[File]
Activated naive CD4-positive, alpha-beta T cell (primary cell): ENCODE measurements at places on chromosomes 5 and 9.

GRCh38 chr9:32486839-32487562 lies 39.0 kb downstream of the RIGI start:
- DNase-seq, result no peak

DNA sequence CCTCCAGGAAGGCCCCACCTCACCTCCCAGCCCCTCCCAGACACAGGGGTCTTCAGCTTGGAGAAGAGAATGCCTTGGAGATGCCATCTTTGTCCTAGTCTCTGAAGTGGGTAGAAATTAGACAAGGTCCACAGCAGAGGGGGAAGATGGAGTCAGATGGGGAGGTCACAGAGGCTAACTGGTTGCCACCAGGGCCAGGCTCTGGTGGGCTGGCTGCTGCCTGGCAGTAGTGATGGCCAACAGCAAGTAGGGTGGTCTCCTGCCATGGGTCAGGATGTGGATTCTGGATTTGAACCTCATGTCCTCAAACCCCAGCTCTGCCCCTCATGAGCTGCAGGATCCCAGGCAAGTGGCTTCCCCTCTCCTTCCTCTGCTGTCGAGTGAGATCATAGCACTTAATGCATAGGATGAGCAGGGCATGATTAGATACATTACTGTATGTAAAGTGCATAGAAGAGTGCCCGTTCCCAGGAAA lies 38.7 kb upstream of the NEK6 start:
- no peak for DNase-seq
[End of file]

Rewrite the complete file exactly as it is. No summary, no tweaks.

Activated naive CD4-positive, alpha-beta T cell (primary cell): ENCODE measurements at places on chromosomes 5 and 9.

GRCh38 chr9:32486839-32487562 lies 39.0 kb downstream of the RIGI start:
- DNase-seq, result no peak

DNA sequence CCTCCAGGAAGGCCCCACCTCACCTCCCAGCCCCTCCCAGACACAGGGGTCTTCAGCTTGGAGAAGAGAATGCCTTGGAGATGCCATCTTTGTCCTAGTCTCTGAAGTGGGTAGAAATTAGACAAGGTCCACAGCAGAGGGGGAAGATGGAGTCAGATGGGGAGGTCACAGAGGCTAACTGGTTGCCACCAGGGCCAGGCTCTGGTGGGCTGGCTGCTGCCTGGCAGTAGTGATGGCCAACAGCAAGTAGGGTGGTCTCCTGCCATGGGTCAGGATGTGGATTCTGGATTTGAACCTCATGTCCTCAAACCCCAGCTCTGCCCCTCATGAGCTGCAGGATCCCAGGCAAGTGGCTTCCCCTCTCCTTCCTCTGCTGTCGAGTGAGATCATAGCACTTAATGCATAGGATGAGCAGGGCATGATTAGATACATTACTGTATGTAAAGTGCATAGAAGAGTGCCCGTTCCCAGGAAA lies 38.7 kb upstream of the NEK6 start:
- no peak for DNase-seq